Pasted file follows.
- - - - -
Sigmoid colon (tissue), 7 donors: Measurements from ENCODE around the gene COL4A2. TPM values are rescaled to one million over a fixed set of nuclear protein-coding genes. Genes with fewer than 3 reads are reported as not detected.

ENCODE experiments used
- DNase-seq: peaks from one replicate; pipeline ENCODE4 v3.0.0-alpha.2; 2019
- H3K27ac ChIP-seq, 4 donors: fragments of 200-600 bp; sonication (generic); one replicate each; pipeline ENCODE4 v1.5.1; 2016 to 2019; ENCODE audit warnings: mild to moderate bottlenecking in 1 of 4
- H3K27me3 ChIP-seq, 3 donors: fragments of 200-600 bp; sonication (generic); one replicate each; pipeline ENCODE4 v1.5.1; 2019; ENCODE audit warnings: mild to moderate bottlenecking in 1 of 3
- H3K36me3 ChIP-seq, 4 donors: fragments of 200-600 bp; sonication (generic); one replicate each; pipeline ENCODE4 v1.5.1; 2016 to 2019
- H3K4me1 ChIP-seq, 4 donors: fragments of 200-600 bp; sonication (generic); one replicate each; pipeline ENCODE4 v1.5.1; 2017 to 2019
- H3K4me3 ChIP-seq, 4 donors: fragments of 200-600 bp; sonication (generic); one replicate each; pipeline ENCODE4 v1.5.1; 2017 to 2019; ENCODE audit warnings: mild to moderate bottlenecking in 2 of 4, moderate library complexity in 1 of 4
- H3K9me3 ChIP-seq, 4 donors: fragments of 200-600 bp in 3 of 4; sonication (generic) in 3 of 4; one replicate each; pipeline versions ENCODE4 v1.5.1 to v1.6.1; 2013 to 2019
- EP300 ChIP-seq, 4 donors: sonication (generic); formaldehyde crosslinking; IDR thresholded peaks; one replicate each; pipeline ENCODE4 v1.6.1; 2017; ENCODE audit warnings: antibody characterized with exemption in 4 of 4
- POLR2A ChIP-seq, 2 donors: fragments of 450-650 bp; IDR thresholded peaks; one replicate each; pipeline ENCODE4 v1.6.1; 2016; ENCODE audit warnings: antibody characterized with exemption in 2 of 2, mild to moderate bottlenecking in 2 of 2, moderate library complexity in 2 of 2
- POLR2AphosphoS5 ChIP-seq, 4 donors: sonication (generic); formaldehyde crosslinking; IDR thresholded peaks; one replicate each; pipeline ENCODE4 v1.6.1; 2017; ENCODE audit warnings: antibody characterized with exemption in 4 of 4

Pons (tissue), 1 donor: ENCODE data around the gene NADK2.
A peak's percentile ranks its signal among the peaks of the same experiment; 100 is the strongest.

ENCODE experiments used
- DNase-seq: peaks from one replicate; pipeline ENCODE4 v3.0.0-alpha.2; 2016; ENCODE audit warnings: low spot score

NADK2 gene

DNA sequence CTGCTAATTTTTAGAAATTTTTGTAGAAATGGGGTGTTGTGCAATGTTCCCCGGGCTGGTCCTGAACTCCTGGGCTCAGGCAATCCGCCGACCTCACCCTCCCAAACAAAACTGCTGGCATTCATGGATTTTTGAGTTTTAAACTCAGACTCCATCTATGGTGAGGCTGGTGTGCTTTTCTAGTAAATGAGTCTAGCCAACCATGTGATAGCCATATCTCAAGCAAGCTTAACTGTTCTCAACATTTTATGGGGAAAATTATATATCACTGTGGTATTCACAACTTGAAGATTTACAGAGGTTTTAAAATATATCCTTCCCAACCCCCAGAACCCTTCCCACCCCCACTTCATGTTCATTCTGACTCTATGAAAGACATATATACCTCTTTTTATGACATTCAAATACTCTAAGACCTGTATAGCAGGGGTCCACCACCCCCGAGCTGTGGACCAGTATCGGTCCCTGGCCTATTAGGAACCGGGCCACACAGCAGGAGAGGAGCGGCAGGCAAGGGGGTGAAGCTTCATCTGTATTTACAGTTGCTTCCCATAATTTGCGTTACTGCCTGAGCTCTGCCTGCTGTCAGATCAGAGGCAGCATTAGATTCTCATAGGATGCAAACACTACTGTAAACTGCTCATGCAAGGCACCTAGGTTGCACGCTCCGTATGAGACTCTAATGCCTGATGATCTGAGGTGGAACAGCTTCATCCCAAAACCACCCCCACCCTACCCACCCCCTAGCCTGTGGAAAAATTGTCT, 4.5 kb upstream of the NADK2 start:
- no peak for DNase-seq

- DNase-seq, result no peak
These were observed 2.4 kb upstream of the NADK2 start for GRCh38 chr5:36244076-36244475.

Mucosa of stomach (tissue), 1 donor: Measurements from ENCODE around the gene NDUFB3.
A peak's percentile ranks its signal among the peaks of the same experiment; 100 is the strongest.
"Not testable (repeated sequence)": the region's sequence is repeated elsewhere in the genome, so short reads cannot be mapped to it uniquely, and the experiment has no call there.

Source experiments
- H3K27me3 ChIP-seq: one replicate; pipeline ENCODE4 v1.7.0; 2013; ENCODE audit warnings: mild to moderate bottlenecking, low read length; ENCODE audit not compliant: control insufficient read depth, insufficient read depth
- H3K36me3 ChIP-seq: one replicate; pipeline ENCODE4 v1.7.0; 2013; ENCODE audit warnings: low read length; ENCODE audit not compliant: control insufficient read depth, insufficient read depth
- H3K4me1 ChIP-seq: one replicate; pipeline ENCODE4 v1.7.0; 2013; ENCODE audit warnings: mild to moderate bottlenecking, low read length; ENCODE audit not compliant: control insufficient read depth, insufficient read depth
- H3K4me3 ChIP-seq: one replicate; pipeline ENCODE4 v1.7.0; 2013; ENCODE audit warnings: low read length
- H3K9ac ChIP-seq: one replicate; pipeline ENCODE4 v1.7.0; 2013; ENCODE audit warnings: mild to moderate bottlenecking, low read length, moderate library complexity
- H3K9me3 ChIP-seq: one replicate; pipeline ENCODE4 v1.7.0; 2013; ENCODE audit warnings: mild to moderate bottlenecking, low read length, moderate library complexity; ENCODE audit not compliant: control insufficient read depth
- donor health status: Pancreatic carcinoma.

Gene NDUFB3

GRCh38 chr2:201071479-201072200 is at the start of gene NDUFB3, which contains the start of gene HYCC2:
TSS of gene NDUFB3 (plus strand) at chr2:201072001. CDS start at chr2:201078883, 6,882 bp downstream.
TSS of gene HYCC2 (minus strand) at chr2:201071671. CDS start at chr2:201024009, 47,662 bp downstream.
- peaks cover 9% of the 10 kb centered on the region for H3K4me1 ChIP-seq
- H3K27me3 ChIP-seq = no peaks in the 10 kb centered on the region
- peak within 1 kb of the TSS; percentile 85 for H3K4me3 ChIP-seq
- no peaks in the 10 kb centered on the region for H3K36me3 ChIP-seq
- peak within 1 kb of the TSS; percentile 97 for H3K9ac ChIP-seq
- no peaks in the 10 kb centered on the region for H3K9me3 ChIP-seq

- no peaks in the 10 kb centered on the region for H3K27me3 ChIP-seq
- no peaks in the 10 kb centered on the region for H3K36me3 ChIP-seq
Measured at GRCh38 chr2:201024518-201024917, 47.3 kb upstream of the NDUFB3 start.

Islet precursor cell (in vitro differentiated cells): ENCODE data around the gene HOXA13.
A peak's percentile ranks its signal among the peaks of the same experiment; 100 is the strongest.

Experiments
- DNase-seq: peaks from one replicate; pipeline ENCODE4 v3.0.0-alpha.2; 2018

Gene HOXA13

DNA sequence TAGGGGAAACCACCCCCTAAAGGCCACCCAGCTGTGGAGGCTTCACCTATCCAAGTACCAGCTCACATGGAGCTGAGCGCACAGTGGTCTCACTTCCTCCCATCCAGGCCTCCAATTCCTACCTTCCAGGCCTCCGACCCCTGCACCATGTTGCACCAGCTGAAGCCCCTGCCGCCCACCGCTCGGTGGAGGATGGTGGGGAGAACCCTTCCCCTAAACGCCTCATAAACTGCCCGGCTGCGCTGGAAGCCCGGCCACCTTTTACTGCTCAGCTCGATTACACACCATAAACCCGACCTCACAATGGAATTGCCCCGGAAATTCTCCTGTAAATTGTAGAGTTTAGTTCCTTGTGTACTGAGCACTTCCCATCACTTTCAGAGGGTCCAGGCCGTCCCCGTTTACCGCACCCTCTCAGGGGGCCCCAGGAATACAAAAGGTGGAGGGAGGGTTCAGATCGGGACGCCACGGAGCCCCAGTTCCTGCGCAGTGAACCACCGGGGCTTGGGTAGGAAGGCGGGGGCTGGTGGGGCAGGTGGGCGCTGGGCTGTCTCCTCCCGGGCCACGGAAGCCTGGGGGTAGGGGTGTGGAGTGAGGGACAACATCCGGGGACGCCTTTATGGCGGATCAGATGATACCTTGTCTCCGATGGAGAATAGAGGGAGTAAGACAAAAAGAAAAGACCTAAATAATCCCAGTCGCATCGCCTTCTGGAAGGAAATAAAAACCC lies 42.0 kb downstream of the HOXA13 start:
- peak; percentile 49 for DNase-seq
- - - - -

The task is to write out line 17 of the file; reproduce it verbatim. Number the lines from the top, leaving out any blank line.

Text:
NADK2 gene